GRATEFUL DEAD INFLUENCE PART TWO
It was summertime 1966 in Northern California. A lose group of writer’s, musician’s freeform performers came together as a fringe community that blossomed from the fertile alchemy of LSD.
They were broke but kept each other fed with food donated by the sons and daughters of parents who were entrenched in worldly commodities.
One of these social outcasts who did not appreciate High School started hanging at Dana Morgan Music, where a fellow who taught guitar by the name of Jerry Garcia often jammed between students with other local musicians.
He started to pick up chords and techniques from musicians like Michael Cooney or those hanging at the shop like Jorma Kaukonan, David Nelson and Robert Hunter. He already knew the rudiments of playing the guitar but lacked experience.
When they decided to start a jug band it was mutually decided, Weir should learn how to evoke notes out of a washtub a broom handle, string and of course a compliment of jugs. He managed to hang together with his new band members, which gained him respect and admiration.
Jorma spent hours instructing Weir in his unique style of gripping the neck, finger position, and using pressure to produce a distinctive tone that separates Weir’s sound from most other guitarists and certainly those of the rhythm variety.
Mother McCree’s Uptown Jug Champions became popular and the group played almost every weekend around the mid-peninsula area.
In a couple months the Champions dissolved leaving Jerry, Bob, and Pigpen, who convinced Jerry to start up a electric blues band. The music shop’s owner son, Dana Morgan played bass and allowed band members to borrow instruments for their gigs.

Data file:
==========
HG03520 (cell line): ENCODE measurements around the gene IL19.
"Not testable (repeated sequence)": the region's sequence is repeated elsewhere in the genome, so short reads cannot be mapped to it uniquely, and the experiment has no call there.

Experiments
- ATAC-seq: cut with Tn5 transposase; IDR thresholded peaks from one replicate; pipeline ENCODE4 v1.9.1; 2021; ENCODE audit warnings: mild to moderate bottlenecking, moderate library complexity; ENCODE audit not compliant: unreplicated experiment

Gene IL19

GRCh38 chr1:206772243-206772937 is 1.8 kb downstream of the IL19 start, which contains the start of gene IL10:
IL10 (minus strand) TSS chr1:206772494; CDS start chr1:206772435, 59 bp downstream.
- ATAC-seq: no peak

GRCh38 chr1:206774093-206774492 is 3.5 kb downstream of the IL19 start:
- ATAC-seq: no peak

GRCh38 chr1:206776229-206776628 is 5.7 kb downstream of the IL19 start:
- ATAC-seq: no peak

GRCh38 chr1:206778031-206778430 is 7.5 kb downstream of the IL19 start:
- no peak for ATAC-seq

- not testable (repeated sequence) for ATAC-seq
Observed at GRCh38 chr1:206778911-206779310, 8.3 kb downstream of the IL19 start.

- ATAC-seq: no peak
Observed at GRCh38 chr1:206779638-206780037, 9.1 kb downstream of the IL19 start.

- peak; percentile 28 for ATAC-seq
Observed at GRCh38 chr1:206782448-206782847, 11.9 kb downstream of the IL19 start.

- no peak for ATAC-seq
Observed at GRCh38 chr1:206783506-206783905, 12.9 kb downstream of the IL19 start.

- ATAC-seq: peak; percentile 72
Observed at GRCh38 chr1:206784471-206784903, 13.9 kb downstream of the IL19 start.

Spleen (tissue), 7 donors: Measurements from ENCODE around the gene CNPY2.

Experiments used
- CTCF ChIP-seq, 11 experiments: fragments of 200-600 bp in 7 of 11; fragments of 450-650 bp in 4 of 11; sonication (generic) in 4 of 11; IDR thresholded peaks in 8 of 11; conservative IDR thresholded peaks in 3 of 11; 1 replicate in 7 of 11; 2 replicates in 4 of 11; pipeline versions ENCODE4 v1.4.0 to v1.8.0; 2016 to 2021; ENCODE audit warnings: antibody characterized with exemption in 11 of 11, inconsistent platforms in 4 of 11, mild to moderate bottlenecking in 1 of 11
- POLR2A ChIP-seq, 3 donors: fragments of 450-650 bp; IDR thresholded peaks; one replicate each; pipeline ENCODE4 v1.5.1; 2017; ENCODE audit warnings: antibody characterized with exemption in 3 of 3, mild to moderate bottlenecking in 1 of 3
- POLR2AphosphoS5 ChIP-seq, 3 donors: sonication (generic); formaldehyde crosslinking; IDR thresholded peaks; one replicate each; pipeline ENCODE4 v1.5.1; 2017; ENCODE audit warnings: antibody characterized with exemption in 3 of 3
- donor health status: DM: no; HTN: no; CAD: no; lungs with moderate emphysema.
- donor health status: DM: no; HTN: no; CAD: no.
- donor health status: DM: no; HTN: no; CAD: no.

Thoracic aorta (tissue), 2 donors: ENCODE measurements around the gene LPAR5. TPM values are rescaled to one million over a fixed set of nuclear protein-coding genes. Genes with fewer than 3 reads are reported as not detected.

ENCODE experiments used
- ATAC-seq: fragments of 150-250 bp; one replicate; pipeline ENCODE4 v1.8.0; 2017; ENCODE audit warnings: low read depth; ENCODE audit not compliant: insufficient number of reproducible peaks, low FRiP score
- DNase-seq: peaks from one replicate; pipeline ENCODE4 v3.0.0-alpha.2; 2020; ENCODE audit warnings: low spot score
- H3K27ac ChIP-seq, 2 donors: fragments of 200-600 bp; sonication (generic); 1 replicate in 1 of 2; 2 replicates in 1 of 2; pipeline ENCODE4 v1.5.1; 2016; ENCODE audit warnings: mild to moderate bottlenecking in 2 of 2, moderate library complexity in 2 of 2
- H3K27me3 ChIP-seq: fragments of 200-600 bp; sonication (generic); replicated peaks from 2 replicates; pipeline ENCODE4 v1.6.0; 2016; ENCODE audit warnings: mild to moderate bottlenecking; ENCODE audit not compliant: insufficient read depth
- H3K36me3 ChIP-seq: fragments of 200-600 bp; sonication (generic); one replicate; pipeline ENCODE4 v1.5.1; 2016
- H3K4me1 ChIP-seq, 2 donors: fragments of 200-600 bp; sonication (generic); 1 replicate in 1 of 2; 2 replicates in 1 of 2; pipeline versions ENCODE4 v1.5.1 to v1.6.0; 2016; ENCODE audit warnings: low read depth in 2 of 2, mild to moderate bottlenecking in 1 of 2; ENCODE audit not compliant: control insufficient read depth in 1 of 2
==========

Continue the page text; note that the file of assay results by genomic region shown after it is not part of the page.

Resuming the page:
Now in the interim Jerry crossed the country with fellow musician Sandy Rothman and followed the Kentucky Colonels on a tour of the South. They left from LA after a jam with Billy Ray Latham, the banjo picker for the Colonels.
Jerry’s main priority was meeting Bill Monroe. But when Sandy and him had a chance to talk to their hero neither spoke a word. They both just stood posing with their instruments, petrified. Jerry and Sandy collected a treasure of Bluegrass recordings on reel to reel tapes. They traveled East as far as Sunset Park, Pa. Where Jerry first met a Mandolin player named David Grisman. One day in June Jerry decided he better return home to Sara and their baby girl.
That is when they continued with the same core members of the Jug Band and went electric mainly as the result of Beatles records and movie, a Hard Day’s Night.
About this time Jerry contacted Billy Kreutzmann, asked if he was interested in playing with an electric blues ensemble. Billy had been playing rock and roll with local bands and working in a salary job. Not part of the Jug Band scene, already married at the time.
By the following New Years they progressed from a hot Jug Band to a rock and roll band with a blues flavor. Pigpen fronted the outfit.
An opening came for a bass guitarist when Dana Morgan Jr. couldn’t make the practices. Jerry had a flash that a trumpet player and composer he knew could adapt and learn the bass guitar.
Phil Lesh thought it might be a blast to try it. He never played a rhythmic instrument before, so his approach was unorthodox. He proceeded from an avante-garde jazz background and brought an immediate transformation in their sound.
Okay so let’s point our gaze at two friends who gave the Grateful Dead dozens of songs to add to the mix. Bob Weir first met John Perry Barlow at Prep School in Colorado. Kept in touch over the years. Yes, Weir and Hunter worked on a number of great songs together but they did not compliment each other’s talents and both knew it.
So Bob reconnects with his old school mate JP Barlow who provided lyrics to his bevy of tunes. The partnership lasted for years to come. They co-wrote amazing songs such as Black ‘Throated Wind’, ‘Mexicali Blues’ and ‘Let It Grow.’
More GRATEFUL DEAD to come.
If you appreciate these mini-essays you will enjoy my Novel Series ‘PSYCHEDELIC PROPHET’ Please ask for it at Libraries and Book Stores GS
COPYRIGHT 2016 GLENN A SEGAL